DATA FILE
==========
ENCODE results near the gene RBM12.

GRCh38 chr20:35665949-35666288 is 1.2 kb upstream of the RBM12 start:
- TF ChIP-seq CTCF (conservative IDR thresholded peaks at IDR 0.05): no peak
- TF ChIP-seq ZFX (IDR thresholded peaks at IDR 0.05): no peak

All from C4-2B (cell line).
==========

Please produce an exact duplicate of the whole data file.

ENCODE results near the gene RBM12.

GRCh38 chr20:35665949-35666288 is 1.2 kb upstream of the RBM12 start:
- TF ChIP-seq CTCF (conservative IDR thresholded peaks at IDR 0.05): no peak
- TF ChIP-seq ZFX (IDR thresholded peaks at IDR 0.05): no peak

All from C4-2B (cell line).